Lewicki was first to sing the praises of Kickstarter, not just for the financial resources, but also the community it brings with it. When asked about the role crowdfunding had played in his projects, Lewicki's response was simple. Not only was it critical financially, but it also provided confirmation that they were on the right path. Laine had similar stories. He actually invited some of his supporters to be on the board of advisors.

Of course, government-backed space projects are still crucial. Something like Curiosity is only possible with the kind of resources available to NASA, but Lewicki was keen to highlight that this level of endeavor comes at a cost. "When failure isn't an option, projects get really expensive. A private company would never be able to do anything like this. But also, private projects don't come with 50 years of baggage." (11/10)

Downsizing NASA Runs Into Political Opposition (Source: SFGate)
Politics played a part in choosing the locations for many of NASA's most crucial facilities at the outset of the race to the moon in the 1960s, including Lyndon Johnson steering the Johnson Space Center and mission control for manned missions to Houston. Now, politics appears to be playing an even bigger part in preventing NASA from downsizing a costly and sprawling infrastructure that dates back to the spare-no-expense days of the Apollo era.

In Florida, the space agency prepared to lease one of the Kennedy Space Center's launch pads to a commercial space-flight firm before powerful members of Congress raised questions and the losing firm filed a bid protest. And in Texas, NASA thought it could cut duplication by moving a heat-shield testing complex from Houston's Johnson Space Center to the Ames Research Center in Mountain View. But that was before dogged intervention by the Texas congressional delegation.

"The political context in which NASA operates often impedes its efforts to reduce agency infrastructure," laments NASA Inspector General Paul Martin. The $18 billion-a-year agency operates across 4,900 structures on 124,000 acres, with an estimated value of $30 billion. That makes NASA the ninth-largest federal landowner. Eight out of 10 facilities date back to the golden age of space flight, when the United States was racing the Soviet Union to the moon. (11/10)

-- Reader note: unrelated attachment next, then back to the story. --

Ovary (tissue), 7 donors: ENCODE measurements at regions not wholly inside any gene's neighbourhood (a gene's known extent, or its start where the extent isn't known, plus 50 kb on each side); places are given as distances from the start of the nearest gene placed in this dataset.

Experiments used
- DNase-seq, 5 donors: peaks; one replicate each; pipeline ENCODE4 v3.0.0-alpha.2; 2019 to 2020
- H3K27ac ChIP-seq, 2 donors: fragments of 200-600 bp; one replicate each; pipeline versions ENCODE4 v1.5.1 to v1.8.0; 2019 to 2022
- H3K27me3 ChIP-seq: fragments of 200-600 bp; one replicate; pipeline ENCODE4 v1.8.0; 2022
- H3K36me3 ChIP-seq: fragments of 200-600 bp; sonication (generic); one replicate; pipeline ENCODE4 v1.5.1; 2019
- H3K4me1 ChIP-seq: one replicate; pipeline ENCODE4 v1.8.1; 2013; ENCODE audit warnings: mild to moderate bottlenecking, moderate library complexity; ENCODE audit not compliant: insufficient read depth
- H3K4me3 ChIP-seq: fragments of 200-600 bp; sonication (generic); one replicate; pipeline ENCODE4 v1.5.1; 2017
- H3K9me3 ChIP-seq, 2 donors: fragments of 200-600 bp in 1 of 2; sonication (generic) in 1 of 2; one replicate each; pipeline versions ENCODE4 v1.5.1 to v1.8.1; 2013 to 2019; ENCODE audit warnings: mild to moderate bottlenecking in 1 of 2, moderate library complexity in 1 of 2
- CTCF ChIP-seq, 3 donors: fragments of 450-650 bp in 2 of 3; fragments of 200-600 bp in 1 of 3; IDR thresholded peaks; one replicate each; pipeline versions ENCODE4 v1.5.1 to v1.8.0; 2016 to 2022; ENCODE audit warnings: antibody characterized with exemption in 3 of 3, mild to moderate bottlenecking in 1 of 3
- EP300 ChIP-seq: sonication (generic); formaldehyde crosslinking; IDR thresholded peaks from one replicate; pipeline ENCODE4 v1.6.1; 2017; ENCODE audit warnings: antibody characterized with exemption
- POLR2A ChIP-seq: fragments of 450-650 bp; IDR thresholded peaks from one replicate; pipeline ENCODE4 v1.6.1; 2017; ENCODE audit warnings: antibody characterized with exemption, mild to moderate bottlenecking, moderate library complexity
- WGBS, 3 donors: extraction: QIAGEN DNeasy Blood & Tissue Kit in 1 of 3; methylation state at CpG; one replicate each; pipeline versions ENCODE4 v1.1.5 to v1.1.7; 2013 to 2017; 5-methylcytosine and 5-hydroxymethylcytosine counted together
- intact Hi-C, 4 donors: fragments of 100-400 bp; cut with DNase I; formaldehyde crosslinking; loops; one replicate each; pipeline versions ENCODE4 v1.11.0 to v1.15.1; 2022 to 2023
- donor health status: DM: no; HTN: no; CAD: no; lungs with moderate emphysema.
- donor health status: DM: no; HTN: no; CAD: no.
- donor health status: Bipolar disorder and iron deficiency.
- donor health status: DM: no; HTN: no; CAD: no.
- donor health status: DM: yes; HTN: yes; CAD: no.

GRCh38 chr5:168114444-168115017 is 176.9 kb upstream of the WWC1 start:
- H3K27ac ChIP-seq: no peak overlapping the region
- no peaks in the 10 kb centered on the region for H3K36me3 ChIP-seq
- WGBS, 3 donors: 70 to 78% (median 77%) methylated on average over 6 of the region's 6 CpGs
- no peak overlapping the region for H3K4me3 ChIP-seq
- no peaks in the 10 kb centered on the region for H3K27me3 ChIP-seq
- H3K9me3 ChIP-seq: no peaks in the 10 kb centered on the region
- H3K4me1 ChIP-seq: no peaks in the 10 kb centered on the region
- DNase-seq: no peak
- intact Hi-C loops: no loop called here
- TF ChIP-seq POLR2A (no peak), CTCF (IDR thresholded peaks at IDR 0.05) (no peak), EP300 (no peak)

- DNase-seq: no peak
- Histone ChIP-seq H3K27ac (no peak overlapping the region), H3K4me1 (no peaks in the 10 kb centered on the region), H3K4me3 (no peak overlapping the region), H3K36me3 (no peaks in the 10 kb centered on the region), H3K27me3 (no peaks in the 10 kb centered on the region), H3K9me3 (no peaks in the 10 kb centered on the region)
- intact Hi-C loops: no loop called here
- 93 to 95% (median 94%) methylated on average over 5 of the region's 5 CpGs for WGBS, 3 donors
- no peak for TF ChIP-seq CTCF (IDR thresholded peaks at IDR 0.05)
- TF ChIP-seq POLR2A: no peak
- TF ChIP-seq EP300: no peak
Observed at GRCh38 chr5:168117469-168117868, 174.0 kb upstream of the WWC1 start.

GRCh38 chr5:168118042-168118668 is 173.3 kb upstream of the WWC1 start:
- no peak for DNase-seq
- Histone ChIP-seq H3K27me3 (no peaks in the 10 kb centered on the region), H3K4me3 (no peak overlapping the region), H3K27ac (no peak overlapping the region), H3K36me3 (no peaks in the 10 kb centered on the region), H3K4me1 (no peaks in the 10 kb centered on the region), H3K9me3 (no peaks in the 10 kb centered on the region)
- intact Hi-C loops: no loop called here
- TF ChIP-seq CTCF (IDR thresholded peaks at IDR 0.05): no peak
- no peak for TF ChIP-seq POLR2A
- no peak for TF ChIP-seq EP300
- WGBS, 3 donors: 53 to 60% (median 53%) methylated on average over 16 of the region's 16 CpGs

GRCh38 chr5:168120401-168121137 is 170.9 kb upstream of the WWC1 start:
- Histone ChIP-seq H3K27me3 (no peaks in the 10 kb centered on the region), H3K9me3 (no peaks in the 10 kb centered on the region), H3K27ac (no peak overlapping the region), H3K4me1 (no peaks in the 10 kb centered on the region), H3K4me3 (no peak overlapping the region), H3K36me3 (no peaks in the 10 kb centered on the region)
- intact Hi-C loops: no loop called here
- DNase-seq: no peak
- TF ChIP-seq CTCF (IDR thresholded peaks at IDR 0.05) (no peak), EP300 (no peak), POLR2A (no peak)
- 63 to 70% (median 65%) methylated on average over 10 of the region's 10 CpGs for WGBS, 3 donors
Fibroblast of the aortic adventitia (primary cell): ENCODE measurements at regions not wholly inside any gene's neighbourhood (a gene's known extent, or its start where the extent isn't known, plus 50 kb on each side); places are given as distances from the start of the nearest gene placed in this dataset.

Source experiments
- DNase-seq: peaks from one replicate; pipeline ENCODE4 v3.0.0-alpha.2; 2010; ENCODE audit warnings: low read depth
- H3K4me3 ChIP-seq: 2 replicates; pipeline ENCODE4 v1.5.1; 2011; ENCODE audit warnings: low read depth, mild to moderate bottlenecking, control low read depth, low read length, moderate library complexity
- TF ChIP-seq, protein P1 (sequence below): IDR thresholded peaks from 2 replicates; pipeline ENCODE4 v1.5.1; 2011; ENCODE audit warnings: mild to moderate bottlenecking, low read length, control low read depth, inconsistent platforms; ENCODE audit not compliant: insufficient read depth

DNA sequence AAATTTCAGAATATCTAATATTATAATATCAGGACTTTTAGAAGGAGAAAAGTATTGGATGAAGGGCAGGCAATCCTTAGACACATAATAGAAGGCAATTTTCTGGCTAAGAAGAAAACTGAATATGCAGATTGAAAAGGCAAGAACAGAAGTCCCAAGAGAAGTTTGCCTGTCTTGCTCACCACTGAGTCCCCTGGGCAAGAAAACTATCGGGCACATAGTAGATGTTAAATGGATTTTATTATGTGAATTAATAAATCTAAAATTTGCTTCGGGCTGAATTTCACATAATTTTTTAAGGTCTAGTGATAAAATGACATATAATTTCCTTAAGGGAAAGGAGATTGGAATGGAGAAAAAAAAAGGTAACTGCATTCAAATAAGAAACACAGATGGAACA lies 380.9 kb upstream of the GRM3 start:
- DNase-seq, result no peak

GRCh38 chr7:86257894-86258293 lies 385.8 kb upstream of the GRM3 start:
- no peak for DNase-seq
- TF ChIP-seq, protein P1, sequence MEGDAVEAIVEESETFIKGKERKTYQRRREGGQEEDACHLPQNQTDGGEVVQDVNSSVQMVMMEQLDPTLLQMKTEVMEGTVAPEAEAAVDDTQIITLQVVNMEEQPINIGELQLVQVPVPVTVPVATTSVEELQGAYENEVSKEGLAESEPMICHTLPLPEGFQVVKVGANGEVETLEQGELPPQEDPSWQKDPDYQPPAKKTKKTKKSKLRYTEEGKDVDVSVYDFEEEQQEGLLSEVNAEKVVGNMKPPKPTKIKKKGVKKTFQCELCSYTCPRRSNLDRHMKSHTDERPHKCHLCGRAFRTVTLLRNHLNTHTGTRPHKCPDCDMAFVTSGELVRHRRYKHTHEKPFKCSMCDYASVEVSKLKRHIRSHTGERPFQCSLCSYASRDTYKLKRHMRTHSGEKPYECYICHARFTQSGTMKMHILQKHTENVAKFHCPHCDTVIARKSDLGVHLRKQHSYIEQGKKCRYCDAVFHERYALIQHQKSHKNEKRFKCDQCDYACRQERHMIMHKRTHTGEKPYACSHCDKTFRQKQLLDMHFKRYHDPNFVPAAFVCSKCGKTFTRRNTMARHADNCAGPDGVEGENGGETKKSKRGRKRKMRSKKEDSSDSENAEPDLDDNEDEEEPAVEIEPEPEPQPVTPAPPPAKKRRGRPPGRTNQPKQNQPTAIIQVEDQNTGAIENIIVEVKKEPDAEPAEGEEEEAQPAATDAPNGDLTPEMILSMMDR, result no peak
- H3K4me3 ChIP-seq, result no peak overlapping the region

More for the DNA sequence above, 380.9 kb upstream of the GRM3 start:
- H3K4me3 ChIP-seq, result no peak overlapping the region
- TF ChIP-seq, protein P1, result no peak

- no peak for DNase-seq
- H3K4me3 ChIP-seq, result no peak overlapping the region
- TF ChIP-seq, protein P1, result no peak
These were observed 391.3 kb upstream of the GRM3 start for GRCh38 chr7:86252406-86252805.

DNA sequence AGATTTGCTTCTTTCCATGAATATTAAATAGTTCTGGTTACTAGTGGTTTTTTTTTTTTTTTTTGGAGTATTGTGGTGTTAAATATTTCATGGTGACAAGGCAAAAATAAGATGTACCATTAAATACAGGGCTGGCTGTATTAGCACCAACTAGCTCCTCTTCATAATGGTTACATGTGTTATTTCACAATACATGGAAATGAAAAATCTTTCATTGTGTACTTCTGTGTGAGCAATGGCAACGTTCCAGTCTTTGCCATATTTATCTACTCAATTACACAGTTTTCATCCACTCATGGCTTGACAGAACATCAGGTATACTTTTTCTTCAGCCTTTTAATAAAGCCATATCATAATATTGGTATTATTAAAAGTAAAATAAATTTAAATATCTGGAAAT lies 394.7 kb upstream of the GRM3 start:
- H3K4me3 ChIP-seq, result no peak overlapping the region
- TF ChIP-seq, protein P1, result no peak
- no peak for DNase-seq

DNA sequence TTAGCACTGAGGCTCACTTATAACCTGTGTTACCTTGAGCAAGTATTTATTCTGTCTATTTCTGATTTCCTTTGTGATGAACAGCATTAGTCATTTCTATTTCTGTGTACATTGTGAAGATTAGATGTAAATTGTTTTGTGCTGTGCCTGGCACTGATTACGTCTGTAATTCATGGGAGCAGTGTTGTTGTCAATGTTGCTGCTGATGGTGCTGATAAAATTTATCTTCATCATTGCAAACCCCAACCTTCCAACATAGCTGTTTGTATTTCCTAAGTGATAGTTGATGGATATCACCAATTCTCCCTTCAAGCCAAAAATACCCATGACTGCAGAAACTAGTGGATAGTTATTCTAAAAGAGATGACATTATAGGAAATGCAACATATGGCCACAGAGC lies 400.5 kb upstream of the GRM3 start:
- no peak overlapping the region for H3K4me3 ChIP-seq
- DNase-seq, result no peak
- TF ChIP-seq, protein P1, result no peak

Olympic Torch on Spacewalk: Russia Flaunts Inspiration Superiority (Source:
Soyuz 11M roared into space just a few days ago, carrying the latest crew to the International Space Station. Normally, such an event doesn't rate mentions in the mainstream news media — but, this one got a few. Why? The crew carried the Olympic torch with them, and the rocket was painted in a theme to commemorate the upcoming Sochi games.

During the mission, two cosmonauts will take the torch out on a spacewalk, to further generate publicity for the games, and for human spaceflight. The Russians have always been more advanced than we Americans in this area. They've had advertising placards in their mission control center — with many Western clients, by the way — and during space station Mir, they actually filmed a Pepsi commercial by having spacewalking cosmonauts inflate a large replica Pepsi can in space.

In years past, Pizza Hut bought advertising space on the side of one of their rockets, as did a motion picture company (for an Arnold Schwarzenegger film). Isn't it interesting, that we are talking about American companies here, yet we Americans are not the ones soliciting the advertising? (11/10)

Lawmakers Warn About Sequester, Few Listen (Source: The Hill)
Members of the Senate Armed Services Committee are expressing frustration that their fellow lawmakers seem little interested in warnings about how sequestration will hurt U.S. defense. Sen. John McCain, R-Ariz., listening to military leaders describe how the cuts will hurt readiness, this week said he wished other lawmakers were in the room. "I wish that every member of Congress and every American were tuning into your testimony today so we would have a sense of urgency that unfortunately is certainly not significant enough to bring us back into, I think, a rational approach to our nation's defense," McCain said. (11/7)

GAO: DOD Cuts Ultimately May Cost More (Source: Bloomberg)
Sequester-inspired changes the Pentagon made to procurement, testing and other areas may wind up costing the Defense Department more in the future, according to a new report from the General Accounting Office. The short-term moves the department made in response to across-the-board cuts could result in greater costs in the next few years, the GAO said, though it also noted that most cuts the Pentagon made did not appear to have a significant impact on programs. (11/7)